Canadian lawmakers vote in favour of forum's decision to award Taiwan president with prize

An official spokesperson said that while the government supports the forum financially, it is not involved in its planning.

Julia Yeo | April 15, 2021, 09:23 PM

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The Canadian House of Commons has unanimously voted in favour to support the Halifax International Security Forum’s decision to award a major prize to Taiwan's President Tsai Ing-Wen.

Parliament passes motion to support forum if Tsai is awarded with major prize

Previously, Canadian officials reportedly told organisers that they would withdraw funding from the forum should it award Tsai with the prize.

"President Tsai Ing-wen of Taiwan is a well-respected international leader, female president of Taiwan and a strong global advocate for democracy," Canadian Member of Parliament Michael Chong said as he introduced the motion, which he said was created in consultation with all political parties.

"She would certainly be an ideal fit for this award," he said, according to Politico.

Canadian officials previously reportedly said govt would pull funding from forum

Canada is one of the top sponsors of the Halifax International Security Forum.

Politico reported that in late 2020, the forum's organisers decided to award Tsai with the John McCain Prize for Leadership in Public Service, citing several sources familiar with the matter.

Tsai was chosen to receive the award for "standing strong against China’s relentless pressure", according to Politico.

However, Canadian officials reportedly told organisers that they would withdraw funding from the forum should it honour Tsai with the John McCain Prize.

As organisers have yet to make a decision on the award recipient, the dispute is still ongoing.

Trudeau says he has always supported Taiwan's participation in multilateral international forums

On Apr. 14, Canadian Prime Minister Justin Trudeau was pressed by Chong on the Canadian government's commitment to funding the forum, even if organisers gave the award to Tsai.

In response, Trudeau said, "the government has supported and provided funding to the Halifax Security Forum throughout our time in office, and the minister has participated every year and will continue to."

He added that he has always supported Taiwan's "meaningful participation in multilateral international forums".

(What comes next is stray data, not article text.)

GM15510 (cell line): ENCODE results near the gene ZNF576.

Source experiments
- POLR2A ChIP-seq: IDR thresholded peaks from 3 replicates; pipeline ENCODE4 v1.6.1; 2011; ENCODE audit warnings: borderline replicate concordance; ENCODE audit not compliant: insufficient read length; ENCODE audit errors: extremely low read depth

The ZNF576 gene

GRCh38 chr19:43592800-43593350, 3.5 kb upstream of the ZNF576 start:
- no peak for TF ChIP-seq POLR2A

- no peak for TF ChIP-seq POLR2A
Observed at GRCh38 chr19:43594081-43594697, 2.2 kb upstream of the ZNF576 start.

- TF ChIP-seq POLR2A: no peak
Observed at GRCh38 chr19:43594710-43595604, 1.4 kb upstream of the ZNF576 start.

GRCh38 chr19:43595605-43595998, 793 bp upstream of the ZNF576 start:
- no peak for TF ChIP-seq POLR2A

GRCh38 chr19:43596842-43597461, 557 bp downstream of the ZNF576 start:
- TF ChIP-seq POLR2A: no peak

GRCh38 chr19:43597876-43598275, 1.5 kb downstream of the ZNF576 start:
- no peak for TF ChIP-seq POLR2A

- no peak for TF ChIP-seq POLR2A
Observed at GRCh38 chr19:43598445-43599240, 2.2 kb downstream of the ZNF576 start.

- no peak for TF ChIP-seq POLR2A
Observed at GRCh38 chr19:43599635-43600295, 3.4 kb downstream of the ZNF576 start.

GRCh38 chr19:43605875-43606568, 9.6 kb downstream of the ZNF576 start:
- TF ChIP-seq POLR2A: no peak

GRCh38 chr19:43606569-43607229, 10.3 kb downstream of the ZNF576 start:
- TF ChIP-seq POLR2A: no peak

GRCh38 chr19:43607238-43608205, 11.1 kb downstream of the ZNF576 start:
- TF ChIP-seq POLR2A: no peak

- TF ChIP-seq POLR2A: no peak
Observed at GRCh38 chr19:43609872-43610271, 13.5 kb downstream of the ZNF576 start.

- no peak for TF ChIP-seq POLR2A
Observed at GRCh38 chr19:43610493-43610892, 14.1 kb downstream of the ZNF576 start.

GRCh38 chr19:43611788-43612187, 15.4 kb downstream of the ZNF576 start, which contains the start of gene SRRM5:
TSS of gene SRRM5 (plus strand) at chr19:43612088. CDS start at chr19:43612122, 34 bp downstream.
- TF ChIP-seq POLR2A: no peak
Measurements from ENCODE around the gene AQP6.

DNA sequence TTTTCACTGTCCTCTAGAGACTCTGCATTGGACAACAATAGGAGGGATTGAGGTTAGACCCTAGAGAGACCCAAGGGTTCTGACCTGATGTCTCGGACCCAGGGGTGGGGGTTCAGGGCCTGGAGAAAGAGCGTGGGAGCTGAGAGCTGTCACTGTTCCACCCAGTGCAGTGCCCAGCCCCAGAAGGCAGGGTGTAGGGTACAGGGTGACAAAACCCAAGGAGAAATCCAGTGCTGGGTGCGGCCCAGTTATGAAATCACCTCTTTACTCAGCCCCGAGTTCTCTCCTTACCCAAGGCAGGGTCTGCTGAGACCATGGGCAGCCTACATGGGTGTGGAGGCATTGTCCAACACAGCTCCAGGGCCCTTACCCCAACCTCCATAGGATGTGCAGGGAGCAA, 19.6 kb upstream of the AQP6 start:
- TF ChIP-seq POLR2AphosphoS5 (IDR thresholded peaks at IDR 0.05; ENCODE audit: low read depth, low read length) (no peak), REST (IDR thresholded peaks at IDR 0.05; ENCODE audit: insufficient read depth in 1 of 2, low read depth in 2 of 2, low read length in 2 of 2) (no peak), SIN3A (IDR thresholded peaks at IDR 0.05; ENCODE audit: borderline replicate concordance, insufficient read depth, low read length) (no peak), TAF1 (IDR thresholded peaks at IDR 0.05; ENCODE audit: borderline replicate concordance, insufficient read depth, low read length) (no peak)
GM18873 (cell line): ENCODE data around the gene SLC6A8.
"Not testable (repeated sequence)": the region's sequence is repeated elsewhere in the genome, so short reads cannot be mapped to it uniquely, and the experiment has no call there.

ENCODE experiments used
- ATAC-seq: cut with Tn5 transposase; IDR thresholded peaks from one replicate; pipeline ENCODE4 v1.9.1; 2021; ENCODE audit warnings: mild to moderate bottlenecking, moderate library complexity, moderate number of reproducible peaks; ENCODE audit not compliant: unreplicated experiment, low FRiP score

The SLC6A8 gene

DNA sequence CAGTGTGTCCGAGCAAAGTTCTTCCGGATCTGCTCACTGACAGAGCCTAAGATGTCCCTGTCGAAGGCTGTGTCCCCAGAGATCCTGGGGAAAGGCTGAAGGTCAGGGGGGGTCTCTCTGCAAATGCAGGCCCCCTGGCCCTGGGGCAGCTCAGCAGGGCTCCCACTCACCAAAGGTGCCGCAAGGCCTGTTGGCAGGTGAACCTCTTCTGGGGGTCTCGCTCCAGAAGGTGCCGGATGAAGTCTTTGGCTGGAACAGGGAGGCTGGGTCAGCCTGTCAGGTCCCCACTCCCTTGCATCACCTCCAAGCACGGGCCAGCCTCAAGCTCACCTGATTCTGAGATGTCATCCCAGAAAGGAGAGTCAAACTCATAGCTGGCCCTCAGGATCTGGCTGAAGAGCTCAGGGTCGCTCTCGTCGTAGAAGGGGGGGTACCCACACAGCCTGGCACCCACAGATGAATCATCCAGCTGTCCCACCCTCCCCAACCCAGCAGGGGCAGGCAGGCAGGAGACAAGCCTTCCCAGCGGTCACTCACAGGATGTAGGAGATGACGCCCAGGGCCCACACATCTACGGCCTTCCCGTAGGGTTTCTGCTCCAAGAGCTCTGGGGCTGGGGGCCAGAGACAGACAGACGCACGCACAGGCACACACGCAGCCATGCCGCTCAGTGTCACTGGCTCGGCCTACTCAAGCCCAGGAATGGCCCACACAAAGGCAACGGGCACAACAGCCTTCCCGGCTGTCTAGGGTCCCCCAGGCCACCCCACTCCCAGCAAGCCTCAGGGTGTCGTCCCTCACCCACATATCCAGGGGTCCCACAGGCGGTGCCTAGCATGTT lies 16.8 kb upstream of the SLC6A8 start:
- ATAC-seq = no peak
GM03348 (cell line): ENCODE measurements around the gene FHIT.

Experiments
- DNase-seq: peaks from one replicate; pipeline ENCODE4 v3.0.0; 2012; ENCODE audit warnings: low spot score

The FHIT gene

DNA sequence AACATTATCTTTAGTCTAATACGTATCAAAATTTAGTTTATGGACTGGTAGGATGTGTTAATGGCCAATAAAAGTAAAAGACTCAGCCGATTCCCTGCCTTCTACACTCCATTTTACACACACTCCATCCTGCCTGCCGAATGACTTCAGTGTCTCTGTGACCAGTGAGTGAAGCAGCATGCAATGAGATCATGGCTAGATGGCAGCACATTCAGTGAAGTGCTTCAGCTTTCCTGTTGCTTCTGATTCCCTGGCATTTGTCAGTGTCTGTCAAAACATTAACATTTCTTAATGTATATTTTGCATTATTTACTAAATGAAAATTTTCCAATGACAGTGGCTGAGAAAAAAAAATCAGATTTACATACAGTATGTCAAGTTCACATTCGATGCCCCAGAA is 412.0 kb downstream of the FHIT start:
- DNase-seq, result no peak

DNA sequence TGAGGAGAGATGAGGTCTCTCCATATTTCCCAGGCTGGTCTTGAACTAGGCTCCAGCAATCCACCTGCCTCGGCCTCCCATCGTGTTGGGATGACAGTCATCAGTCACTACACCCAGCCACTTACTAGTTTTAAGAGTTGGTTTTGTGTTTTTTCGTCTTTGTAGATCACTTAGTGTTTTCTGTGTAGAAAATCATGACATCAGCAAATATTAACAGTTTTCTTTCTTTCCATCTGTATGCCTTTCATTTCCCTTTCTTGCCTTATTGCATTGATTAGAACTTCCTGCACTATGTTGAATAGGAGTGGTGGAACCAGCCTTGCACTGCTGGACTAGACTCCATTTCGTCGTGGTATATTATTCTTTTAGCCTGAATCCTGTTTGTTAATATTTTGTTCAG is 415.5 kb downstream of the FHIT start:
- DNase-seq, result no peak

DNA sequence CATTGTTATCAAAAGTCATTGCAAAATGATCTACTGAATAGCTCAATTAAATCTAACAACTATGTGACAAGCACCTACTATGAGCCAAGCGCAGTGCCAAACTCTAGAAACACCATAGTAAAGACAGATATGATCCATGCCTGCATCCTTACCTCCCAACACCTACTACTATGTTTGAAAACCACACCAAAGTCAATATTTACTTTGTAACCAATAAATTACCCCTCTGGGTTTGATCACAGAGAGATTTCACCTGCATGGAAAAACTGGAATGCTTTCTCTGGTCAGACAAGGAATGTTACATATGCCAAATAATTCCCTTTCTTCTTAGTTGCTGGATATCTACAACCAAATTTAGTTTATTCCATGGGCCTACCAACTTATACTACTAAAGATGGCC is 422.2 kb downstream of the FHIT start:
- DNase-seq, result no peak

He also said that Canada has "strong and growing trade and people-to-people relations with Taiwan".

Canadian government not involved in forum's planning

A spokesperson for Canada's defence minister, Harjit Sajjan, told Politico that while the Canadian government has supported the forum financially, it is "not involved" in the forum's planning.

While the spokesperson denied that the Canadian government had threatened to pull out, he declined to answer if the government will endorse Tsai for the award.

Sajjan has previously said in late 2019 in a speech at HFX that China is not an adversary.

A year later, however, he expressed "significant" concerns that Canada has about China, such as the latter's "unpredictability", increasing assertiveness, as well as refusal to abide by international rules and norms.

Canada recently joined in a coordinated Western effort to sanction Chinese officials for alleged human rights violations in Xinjiang.

The country has also made moves to limit Chinese strategic presence in the region, blocking the sale of a gold mine in its Arctic territory to a Chinese state-backed firm, according to Defense News.

Canada's increasingly fraught relations with China

Relations between China and Canada had dipped when Meng Wanzhou, the Chief Financial Officer of Chinese telecoms giant Huawei and daughter of Huawei founder Ren Zhengfei, was arrested in Canada in 2018.

Days later, China detained two Canadian citizens on espionage charges that the Chinese government had not elaborated on.

Saying the charges were "trumped-up", Canadian President Justin Trudeau has been trying to get China to release them.

Criticising China in March, Trudeau said the country "needs to understand" that more than just two Canadians, it is about the "respect for the rule of law".

China's decision, however, relies more on the U.S., which has charged Meng for breaching sanctions with Iran.

But while the U.S. Secretary of State Antony Blinken has raised the issue at the high-level meeting between China and the U.S. in Alaska, it remains to be seen if the U.S. President Joe Biden is willing to press the issue with China.

Top image via Getty, Tsai Ing-Wen's Facebook